.

New Books From Metallica, Wilco

Rockers share the stories behind the music in new books

October 28, 2004 12:00 AM ET

Three new books, by the members of Metallica, Linkin Park and Wilco, offer fans a behind-the-scenes peek into the highs and lows of rock & roll stardom, anecdotes about life on the road and firsthand insight into the bands' inspirations.

In The Wilco Book, written during the past two years, Jeff Tweedy and his bandmates elaborate on nearly every detail of band life. "It's a total geek book," says Tweedy, "about where our artistic and literary influences come from. We wanted to share stuff that we find inspiring -- that could be a vacuum cleaner in Munich, or a beach ball in Australia, or why a particular guitar or tube amp is so special to me." These memories are combined with photographs and diagrams (as well as essays by Henry Miller and Rick Moody), many of which knowledgeable fans can directly relate to Wilco's music and lyrics. The Wilco Book also includes a CD containing forty minutes of previously unreleased music, from outtakes to experiments and improvisations recorded during the sessions for their latest album, A Ghost Is Born.

"Our fan club puts out a magazine four or five times a year," says Metallica drummer Lars Ulrich. "It's probably the area where we connect on the most personal level with our fans. We write stories for it, and nobody gets to see it but our fan-club members. This book is a 'best of' from that material." So What!: The Good, the Mad, and the Ugly offers a scrapbook-style visual history of Metallica and mines the members' personal lives. Guitarist Kirk Hammett reflects on a Hawaiian vacation, and singer James Hetfield waxes about the joys of deer hunting. "It's a deep and honest look into us as humans and the fun and pain we go through," writes Hetfield. "It shows us inside and out, warts and all."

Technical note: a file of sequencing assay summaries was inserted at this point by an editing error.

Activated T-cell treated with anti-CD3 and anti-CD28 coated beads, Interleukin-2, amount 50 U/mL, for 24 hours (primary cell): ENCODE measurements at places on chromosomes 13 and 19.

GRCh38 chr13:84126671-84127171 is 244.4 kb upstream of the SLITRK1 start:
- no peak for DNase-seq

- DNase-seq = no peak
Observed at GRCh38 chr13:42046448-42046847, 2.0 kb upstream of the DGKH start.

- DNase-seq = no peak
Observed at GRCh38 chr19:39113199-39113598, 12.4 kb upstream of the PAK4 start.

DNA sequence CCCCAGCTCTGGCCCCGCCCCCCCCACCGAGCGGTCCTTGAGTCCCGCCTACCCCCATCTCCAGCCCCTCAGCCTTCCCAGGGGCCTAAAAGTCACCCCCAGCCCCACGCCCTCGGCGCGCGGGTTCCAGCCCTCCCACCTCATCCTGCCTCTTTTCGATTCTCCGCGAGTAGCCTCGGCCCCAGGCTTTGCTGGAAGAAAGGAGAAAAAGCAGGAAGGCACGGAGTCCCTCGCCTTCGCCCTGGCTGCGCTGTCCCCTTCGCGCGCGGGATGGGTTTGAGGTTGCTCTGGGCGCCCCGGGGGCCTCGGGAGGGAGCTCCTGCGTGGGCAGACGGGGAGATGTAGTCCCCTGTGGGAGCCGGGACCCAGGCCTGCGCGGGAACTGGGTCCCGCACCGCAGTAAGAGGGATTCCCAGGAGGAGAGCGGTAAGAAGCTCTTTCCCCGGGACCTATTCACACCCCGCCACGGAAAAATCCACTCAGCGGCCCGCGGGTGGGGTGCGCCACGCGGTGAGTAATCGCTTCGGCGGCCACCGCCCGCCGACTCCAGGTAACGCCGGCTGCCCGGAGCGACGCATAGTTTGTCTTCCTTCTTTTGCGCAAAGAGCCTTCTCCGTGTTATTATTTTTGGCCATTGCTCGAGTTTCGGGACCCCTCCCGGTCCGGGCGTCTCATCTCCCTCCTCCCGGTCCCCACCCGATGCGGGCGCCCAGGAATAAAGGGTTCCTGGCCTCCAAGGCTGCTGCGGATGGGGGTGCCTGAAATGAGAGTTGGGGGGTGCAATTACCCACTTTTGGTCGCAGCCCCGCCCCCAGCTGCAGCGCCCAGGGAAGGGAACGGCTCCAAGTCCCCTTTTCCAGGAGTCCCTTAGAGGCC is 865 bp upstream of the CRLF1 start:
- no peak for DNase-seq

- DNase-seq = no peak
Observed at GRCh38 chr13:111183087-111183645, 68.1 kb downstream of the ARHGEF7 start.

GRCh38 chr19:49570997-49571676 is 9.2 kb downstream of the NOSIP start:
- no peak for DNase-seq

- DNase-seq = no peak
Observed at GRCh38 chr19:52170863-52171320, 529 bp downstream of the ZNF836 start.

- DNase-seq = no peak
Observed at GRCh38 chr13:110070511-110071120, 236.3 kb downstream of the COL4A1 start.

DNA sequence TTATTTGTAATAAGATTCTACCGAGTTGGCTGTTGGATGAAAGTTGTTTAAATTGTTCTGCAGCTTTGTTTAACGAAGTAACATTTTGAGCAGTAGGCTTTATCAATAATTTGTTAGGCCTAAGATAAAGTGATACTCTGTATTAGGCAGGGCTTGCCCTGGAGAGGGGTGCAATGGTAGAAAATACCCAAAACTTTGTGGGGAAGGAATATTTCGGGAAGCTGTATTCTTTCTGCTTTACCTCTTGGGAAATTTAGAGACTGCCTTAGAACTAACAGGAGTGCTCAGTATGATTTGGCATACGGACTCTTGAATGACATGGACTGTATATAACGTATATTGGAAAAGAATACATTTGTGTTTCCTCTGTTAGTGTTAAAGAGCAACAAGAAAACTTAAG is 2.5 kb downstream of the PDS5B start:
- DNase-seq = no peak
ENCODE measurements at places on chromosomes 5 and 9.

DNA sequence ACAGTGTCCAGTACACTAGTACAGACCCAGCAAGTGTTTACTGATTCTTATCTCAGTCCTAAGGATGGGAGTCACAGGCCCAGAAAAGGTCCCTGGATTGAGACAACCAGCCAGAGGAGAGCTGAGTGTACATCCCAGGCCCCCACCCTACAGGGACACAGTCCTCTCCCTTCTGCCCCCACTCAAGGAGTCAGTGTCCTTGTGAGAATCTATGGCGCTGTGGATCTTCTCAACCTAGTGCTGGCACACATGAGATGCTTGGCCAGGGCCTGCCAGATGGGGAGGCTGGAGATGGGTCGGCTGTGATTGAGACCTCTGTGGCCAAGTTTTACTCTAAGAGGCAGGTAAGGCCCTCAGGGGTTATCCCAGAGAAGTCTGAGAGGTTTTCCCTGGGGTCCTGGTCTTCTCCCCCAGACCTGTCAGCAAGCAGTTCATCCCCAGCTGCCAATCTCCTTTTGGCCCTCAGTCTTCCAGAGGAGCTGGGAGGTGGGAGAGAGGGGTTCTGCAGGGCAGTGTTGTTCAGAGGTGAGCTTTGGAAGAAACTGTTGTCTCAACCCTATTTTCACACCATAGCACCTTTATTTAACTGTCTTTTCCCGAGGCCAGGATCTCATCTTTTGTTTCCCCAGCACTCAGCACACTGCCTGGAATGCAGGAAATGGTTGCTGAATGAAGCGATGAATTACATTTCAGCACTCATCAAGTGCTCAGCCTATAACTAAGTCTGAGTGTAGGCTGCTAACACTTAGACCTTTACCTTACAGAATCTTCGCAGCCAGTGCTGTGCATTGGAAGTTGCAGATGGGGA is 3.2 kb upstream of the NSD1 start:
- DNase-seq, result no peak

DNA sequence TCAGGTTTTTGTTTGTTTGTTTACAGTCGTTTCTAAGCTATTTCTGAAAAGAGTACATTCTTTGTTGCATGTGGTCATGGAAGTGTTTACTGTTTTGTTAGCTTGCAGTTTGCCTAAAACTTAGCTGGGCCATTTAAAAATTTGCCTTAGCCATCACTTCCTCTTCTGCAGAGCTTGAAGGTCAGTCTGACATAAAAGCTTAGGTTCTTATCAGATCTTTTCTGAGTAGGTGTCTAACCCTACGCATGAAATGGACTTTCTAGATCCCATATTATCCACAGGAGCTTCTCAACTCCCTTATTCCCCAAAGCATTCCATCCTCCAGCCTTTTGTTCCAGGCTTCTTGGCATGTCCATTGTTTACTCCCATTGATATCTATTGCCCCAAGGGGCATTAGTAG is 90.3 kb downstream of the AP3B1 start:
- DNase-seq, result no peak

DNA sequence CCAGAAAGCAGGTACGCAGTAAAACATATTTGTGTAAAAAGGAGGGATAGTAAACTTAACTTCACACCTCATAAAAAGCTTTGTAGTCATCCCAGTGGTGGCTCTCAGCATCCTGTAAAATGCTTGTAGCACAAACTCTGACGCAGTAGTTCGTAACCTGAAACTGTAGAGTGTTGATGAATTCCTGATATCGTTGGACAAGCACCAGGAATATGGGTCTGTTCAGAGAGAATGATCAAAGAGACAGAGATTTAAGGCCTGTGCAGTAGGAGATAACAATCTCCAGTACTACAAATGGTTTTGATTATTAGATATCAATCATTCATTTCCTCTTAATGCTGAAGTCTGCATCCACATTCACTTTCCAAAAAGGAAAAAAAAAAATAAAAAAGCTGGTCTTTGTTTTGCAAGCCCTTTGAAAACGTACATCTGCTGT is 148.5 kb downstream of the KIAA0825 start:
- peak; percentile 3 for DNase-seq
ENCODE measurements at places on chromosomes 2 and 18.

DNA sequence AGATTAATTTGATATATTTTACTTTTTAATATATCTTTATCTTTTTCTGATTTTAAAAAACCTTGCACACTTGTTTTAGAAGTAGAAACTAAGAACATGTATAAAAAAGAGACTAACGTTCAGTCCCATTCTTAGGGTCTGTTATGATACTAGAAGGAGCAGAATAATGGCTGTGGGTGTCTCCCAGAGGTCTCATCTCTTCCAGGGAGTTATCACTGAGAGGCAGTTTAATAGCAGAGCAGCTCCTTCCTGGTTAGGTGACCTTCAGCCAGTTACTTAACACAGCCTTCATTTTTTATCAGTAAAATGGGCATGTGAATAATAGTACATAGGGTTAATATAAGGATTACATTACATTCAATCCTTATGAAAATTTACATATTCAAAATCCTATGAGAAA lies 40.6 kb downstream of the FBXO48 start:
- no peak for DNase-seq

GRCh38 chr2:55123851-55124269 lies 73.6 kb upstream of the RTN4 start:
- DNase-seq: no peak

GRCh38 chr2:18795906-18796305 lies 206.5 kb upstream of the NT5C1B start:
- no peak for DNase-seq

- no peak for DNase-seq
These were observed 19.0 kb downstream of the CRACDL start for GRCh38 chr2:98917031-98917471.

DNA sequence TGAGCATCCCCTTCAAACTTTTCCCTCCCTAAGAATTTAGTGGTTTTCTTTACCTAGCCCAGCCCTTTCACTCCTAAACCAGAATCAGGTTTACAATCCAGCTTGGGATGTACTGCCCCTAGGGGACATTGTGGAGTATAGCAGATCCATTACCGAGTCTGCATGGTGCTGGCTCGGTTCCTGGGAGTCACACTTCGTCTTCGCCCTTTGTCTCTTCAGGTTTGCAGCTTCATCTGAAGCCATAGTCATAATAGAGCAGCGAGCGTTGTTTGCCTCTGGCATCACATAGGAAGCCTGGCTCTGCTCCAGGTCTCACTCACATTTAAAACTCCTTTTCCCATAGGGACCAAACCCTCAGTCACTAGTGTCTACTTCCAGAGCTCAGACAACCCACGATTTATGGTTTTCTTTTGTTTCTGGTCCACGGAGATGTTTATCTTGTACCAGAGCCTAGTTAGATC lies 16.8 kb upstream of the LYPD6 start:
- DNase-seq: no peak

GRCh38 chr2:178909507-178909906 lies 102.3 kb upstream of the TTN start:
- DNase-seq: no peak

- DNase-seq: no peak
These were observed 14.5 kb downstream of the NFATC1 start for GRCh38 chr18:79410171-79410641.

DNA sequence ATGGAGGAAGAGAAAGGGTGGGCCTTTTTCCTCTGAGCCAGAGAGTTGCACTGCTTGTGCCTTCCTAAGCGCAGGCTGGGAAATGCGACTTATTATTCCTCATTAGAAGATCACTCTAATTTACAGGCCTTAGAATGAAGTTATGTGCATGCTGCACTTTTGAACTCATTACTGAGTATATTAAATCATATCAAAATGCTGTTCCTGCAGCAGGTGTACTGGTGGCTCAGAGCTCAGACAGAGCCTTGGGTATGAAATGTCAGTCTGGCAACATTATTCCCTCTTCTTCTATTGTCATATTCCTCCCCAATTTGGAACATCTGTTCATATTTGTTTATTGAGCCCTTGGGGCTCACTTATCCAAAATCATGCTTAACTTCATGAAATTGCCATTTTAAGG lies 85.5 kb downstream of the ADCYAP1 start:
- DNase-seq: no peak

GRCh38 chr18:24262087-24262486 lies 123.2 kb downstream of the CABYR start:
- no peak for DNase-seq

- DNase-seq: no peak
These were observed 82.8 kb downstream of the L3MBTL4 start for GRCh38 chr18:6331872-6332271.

Linkin Park's From the Inside (out in November), with a foreword by Rolling Stone senior editor David Fricke, offers a primarily photo-driven perspective of a band on the road. After the release of Meteora in March 2003, photographer Greg Watermann was hired to document Linkin Park's eighteen-month world tour, capturing images ranging from rabid fans to the group's tour-ending performance at Atlanta's Philips Arena, where they were joined onstage by a gang of male strippers clad in bondage gear. "Anytime Greg's been around us, seeing us on tour and hanging out, he's really captured our personalities," says singer Chester Bennington. "[The book] might be looked at by some people as stupid, but it also might be looked at as risky, different and cool. That's our vision for everything we do."

To read the new issue of Rolling Stone online, plus the entire RS archive: Click Here

prev
Music Main Next
Daily Newsletter

Get the latest RS news in your inbox.

Sign up to receive the Rolling Stone newsletter and special offers from RS and its
marketing partners.

X

We may use your e-mail address to send you the newsletter and offers that may interest you, on behalf of Rolling Stone and its partners. For more information please read our Privacy Policy.

Song Stories

“Santa Monica”

Everclear | 1996

After his brother and girlfriend both died of drug overdoses, Art Alexakis -- depressed and hooked on drugs himself -- jumped off the Santa Monica Pier in California, determined to die. "It was really stupid," said the Everclear frontman, who would further explore his personal emotional journey in the song "Father of Mine." "I went under the water. Then I said, 'I don't wanna die.'" The song, declaring "Let's swim out past the breakers/and watch the world die," was intended as a manifesto for change, Alexakis said. "Let the world do what it's gonna do and just live on our own."

More Song Stories entries »
 
www.expandtheroom.com